We may not brush our hair, change out of our pajamas, or sit down at the dining table, but we always make time to read.
Wednesday, May 14, 2014
Ghana Must Go - Taiye Selasi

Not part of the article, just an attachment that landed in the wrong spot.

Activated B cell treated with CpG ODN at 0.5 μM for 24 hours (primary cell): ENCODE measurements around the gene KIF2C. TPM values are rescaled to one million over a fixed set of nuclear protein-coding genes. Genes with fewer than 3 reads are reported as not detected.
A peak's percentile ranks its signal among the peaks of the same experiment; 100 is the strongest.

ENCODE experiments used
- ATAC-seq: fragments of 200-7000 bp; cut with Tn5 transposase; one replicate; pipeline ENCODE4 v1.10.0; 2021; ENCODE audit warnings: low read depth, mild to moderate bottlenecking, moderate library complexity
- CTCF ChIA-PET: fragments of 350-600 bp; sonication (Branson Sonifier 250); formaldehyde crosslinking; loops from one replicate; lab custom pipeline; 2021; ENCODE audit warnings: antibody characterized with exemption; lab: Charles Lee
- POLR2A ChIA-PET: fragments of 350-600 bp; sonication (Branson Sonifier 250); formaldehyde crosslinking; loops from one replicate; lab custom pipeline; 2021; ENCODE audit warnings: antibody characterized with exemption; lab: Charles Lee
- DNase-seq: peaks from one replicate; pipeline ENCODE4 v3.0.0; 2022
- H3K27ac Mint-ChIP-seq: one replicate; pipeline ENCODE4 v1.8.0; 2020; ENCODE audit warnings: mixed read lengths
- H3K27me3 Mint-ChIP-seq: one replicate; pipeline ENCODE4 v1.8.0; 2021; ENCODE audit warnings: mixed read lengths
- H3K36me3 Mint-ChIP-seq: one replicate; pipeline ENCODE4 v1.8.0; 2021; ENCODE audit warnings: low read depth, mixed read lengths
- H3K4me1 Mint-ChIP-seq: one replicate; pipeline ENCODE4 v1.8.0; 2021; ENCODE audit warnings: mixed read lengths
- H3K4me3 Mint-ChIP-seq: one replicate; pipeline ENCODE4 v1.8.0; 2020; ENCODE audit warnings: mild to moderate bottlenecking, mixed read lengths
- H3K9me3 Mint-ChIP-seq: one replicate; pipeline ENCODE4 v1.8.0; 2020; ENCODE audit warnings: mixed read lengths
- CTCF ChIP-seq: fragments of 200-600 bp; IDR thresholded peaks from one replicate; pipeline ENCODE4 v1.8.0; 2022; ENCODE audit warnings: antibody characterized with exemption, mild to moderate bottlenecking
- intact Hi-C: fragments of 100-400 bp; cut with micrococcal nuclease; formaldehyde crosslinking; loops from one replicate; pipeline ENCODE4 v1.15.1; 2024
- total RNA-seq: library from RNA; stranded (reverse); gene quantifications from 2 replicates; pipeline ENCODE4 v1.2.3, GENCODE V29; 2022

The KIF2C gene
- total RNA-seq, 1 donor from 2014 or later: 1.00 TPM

My brother recommended this book after seeing it listed as one of the best of 2013 in The Economist. Given the publication, I anticipated a heavy read with global implications. The novel was not as weighty as I would have expected from The Economist staff, but it certainly introduced some thought-provoking issues. The book opens with the death of Kweku Sai, a renown surgeon. His children gather in Ghana bringing with them the baggage weighing down the relationships as children, siblings, and as a family. The book is the story of modern families - how we each establish our own identities as individuals and necessarily in relation to others - and how we hide the darkest secrets from those we purport to care the most about. I found some of the secrets kept by each of the characters a little too much, but overall, I liked the moving pieces in this book - getting to know each of the characters, learning more than each of the other characters knows about the other. The author tried, I thought, to be too enigmatic and clever at times, but all in all an interesting read set in a country I could stand to learn more about.